Laughter and Healing
By Dr. Michael Basso
When I was in high school, a friend, also named Mike, and I, decided to skip school and hang out with another friend who had moved to another town and also decided to play hooky. Unfortunately, we were in a car accident with his mom’s car that day. Mike was hurt seriously with broken ribs, internal bleeding and a broken nose.
At one point, he was by himself in the ER, yet was laughing uncontrollably. We at first though that he was laughing at our fear of telling our parents what had happened, but that was not the case.
Laughter can serve a variety of adaptive psychological functions. These functions include, but are not limited to, stress relief, panic abatement, and distraction.
The results of these psychological functions are not only adaptive from a psychological perspective; enhanced immunity, mitigation of severe pain reactions and many positive physical results can occur.
In one case, a famous editor, Norman Cousins, claims that he cured himself of a very painful and often lethal connective tissue disease, ankylosing spondylitis, primarily by a strategic use of laughter. ( He did some important nutritional things as well)
Cousins would watch amusing videos every day while in the hospital. He concluded that even ten minutes of intense laughter would allow him to sleep peacefully for several hours afterwards.
Of course, it is extremely important that the patient:
1) Is OK with this type of therapy
2) Is not offended by either the type and / or timing of the laughter intervention
3) Is not in a severe crisis state when the intervention is happening
When a person has suffered a severe trauma, it is reasonable to conclude that they might not resonate with jokes, funny videos or even want to converse in any way. So, it my not be appropriate to commence laughter therapy until the patient is: somewhat stable, they have been assured that someone close to them is alive and safe, and that they have an inkling where they are and what has happened to them.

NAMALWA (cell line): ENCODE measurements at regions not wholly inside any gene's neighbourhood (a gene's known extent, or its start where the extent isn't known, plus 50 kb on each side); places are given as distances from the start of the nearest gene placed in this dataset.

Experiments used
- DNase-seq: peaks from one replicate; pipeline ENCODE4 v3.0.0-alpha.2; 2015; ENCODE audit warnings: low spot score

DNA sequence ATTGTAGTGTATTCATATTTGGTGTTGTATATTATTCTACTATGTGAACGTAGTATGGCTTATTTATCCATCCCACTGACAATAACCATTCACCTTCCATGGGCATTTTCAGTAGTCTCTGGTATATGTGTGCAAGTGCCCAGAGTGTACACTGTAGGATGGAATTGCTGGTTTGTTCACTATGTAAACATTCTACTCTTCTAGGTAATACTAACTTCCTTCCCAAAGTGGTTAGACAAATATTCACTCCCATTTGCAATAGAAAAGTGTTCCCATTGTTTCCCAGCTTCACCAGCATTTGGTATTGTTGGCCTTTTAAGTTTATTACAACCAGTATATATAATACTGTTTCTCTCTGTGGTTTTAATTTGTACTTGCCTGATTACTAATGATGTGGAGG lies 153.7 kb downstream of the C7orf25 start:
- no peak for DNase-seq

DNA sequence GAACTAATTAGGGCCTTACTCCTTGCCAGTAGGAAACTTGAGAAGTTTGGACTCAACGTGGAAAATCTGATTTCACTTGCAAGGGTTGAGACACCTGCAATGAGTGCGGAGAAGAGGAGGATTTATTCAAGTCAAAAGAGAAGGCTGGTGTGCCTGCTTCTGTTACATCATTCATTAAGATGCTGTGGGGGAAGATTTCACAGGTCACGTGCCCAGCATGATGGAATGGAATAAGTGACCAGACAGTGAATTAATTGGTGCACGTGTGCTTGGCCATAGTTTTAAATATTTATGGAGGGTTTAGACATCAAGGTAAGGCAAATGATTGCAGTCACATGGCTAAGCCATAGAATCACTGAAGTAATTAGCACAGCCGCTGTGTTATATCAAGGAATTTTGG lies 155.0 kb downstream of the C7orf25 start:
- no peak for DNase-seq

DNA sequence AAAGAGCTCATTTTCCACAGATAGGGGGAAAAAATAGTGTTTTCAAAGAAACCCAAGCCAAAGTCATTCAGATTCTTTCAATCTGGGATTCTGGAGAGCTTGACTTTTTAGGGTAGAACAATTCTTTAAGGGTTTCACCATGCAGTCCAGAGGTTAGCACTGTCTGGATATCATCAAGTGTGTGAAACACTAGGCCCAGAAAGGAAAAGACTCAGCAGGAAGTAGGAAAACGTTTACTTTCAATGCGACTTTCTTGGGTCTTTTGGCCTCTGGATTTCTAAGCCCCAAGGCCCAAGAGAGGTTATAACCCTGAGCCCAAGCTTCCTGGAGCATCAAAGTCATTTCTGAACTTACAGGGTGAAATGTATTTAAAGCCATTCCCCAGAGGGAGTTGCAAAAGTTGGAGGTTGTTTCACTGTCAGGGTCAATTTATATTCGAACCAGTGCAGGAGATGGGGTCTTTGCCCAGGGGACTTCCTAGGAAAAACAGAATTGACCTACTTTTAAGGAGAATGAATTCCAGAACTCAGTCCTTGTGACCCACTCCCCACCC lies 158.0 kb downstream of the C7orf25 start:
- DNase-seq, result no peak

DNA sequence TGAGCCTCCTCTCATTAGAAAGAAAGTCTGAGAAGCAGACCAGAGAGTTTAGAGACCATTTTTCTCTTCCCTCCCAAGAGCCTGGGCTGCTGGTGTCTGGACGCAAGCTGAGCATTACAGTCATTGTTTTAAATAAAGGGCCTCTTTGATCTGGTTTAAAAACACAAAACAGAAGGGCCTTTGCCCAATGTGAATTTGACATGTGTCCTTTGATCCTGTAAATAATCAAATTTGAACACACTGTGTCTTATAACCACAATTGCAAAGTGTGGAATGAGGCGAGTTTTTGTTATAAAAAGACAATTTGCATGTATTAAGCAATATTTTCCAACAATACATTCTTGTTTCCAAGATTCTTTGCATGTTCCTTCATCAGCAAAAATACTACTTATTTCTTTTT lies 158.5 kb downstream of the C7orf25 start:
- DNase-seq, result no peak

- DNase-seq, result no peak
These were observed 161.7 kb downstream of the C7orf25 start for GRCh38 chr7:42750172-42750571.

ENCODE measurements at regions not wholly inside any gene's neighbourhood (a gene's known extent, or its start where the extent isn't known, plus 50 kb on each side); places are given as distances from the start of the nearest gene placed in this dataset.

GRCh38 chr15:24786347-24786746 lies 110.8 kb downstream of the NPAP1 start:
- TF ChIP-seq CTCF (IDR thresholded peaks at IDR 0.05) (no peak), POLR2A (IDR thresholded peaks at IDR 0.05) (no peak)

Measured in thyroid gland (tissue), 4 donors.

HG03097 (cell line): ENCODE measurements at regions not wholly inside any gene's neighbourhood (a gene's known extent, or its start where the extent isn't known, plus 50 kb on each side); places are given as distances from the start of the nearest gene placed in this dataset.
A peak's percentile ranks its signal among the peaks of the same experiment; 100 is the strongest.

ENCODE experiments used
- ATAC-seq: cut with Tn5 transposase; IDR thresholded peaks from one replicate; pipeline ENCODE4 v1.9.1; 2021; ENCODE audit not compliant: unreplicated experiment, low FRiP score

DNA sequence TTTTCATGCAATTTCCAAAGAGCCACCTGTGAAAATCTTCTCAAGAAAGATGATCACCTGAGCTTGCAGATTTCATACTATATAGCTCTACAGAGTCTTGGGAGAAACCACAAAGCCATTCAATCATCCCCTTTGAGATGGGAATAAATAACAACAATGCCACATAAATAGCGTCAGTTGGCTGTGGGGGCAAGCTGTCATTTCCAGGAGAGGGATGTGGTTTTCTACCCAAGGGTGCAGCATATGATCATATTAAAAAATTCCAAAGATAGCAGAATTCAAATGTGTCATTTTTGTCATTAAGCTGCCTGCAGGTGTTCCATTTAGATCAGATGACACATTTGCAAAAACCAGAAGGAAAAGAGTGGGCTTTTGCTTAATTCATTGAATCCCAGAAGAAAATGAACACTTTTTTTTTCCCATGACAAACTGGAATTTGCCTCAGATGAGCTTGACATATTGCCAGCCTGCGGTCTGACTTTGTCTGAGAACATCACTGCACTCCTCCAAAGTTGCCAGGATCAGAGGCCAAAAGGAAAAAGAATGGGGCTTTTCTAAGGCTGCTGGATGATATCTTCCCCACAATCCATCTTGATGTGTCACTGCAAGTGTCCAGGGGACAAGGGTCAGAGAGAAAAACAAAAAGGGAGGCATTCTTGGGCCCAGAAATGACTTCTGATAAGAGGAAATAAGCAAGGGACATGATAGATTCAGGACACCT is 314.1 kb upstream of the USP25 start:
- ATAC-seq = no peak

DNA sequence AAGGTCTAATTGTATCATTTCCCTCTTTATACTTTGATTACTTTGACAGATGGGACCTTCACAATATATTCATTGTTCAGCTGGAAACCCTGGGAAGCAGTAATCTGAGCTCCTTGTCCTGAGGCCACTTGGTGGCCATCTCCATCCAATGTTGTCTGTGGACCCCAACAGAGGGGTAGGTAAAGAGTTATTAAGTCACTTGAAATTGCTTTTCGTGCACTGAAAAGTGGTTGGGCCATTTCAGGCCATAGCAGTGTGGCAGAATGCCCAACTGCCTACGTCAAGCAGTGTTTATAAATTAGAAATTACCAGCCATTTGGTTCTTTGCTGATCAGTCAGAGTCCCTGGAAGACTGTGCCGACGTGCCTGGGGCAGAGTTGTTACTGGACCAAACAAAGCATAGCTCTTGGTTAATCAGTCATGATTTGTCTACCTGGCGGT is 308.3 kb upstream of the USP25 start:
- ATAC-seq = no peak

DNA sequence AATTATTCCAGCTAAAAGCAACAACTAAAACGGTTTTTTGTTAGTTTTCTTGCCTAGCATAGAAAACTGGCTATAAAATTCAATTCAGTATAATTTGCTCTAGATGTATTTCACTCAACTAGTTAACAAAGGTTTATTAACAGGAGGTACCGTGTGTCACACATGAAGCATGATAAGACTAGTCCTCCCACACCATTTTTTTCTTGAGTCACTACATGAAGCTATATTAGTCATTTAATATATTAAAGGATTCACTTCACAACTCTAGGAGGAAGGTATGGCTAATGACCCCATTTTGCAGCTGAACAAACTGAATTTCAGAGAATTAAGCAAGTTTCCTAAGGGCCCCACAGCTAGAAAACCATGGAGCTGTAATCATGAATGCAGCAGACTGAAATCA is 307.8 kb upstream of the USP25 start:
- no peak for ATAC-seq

Some believe that the laughter sometimes heard coming from someone who has just come out of anesthesia is also a stress coping mechanism.
It is extremely important that the patient not assume that they are being laughed at and the jokes are done at the right time. The person who has just been electrocuted or has suffered a serious heart attack may also want assurance that laughter therapy is not the only therapy that they may expect.
Of course, inappropriate humor, including off color jokes, insulting, slanderous or racially oriented humor may resonate with negative emotions.
Some researchers believe that laughter can be a gateway to the positive emotions – including joy, hope, love, purpose and confidence.
Next time we are going to talk about fun.
For the fun of it, I published a few books over the last year that some of you might find of interest. The titles are: Holistic Tips for Everyday Living a guide for Being on Planet Earth; The Human Side of Quality and the TAO the Greening of Leadership; and High Steel and Great Whites a Mystical Adventure Novel. Hope you like them!
Dr. Basso has a Ph.D. in Professional Psychology and Biomedical Systems and an MBA in executive leadership. Michael is president of the CT Holistic Health Association, is an adjunct faculty member at UCONN and is a research affiliate at the Yale School of Medicine.